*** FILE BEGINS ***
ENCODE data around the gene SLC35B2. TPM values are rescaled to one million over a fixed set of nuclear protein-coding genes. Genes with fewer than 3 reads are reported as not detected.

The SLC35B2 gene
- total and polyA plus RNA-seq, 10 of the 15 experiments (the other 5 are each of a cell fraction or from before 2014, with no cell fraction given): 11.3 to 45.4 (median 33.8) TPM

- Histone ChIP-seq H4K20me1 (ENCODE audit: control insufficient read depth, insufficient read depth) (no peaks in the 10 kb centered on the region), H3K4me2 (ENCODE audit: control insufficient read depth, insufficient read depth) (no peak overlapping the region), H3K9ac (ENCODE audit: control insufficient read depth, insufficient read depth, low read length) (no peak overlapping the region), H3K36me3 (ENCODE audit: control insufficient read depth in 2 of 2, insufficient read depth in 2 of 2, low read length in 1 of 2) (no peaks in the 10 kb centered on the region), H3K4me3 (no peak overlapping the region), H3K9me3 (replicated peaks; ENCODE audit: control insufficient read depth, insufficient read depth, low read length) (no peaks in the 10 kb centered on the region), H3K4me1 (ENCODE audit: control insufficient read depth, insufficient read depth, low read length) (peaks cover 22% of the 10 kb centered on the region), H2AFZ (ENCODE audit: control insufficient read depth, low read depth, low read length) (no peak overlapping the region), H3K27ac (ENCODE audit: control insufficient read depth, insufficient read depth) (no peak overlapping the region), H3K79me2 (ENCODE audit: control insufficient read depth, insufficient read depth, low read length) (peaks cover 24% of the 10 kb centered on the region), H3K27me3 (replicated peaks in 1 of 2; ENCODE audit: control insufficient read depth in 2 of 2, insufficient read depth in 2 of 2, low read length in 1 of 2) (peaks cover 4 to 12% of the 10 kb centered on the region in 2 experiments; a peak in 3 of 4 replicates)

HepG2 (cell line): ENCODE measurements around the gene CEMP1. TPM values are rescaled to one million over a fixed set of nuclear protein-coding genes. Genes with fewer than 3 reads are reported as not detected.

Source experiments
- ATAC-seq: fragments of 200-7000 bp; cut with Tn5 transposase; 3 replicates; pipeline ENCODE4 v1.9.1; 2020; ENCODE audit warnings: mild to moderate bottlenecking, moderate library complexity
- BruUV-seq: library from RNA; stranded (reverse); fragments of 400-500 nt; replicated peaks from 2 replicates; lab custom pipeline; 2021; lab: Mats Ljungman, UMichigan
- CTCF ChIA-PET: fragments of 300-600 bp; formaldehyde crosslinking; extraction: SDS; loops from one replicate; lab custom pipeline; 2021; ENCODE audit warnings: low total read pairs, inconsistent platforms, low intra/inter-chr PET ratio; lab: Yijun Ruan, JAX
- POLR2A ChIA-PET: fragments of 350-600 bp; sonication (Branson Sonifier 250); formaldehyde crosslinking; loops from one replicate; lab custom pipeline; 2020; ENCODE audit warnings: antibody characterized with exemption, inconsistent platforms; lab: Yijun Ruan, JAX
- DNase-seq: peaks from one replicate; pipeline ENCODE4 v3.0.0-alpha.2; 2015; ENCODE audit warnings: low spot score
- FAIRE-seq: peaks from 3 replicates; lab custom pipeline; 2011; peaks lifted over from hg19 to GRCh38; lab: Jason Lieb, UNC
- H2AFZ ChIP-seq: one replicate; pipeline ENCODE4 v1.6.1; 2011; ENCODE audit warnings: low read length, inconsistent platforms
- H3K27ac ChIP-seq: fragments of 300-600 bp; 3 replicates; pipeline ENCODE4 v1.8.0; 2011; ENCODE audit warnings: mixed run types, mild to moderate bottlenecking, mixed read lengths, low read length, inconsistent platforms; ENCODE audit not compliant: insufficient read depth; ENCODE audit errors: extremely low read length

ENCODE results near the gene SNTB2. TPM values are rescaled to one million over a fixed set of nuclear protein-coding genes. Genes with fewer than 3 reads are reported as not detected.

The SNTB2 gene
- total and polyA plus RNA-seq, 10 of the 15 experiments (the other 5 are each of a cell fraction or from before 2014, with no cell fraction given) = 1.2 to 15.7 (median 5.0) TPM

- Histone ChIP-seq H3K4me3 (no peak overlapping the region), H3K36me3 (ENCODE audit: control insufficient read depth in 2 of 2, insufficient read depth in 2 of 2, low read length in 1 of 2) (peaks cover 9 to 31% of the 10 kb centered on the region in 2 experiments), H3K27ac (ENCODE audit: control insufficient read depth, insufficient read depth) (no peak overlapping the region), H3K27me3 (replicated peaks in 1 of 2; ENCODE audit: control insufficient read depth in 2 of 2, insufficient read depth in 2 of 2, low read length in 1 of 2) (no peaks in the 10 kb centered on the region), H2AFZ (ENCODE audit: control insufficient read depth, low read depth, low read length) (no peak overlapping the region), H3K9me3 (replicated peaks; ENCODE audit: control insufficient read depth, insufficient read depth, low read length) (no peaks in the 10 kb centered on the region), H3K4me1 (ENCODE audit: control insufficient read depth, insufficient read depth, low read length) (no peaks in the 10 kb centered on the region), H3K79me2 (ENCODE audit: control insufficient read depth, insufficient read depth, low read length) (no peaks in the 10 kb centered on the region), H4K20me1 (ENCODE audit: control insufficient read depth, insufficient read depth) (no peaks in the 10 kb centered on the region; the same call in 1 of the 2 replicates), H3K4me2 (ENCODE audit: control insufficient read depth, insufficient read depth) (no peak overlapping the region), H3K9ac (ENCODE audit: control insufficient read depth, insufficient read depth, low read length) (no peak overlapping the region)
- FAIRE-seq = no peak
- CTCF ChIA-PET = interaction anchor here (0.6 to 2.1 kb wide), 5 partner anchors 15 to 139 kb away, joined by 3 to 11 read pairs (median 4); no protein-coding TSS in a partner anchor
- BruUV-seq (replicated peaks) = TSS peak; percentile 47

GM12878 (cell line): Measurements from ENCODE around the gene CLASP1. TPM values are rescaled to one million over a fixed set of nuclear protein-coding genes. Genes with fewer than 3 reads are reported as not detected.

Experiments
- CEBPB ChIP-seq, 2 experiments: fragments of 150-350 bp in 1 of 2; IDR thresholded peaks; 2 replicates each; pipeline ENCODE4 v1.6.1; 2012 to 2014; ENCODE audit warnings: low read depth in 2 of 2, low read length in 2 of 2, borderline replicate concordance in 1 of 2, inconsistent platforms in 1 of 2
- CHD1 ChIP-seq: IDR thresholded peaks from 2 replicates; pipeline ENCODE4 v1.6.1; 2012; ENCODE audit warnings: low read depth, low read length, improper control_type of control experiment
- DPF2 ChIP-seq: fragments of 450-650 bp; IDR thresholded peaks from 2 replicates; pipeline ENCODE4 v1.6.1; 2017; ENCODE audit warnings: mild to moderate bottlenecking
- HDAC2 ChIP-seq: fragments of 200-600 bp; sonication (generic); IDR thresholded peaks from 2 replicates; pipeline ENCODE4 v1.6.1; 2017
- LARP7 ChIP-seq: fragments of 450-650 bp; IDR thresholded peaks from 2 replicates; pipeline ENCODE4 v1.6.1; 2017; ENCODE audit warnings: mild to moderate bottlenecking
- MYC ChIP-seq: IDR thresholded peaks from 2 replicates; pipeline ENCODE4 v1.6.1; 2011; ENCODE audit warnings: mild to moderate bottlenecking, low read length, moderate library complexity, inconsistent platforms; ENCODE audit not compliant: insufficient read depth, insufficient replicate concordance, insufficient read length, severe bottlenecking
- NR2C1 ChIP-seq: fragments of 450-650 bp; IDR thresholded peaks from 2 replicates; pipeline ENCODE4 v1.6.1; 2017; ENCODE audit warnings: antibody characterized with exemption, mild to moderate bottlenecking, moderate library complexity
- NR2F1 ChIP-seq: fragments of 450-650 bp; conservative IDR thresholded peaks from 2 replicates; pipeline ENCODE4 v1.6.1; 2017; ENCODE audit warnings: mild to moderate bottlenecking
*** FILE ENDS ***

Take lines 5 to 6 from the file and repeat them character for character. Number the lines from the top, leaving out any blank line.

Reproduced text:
HepG2 (cell line): ENCODE measurements around the gene CEMP1. TPM values are rescaled to one million over a fixed set of nuclear protein-coding genes. Genes with fewer than 3 reads are reported as not detected.

Source experiments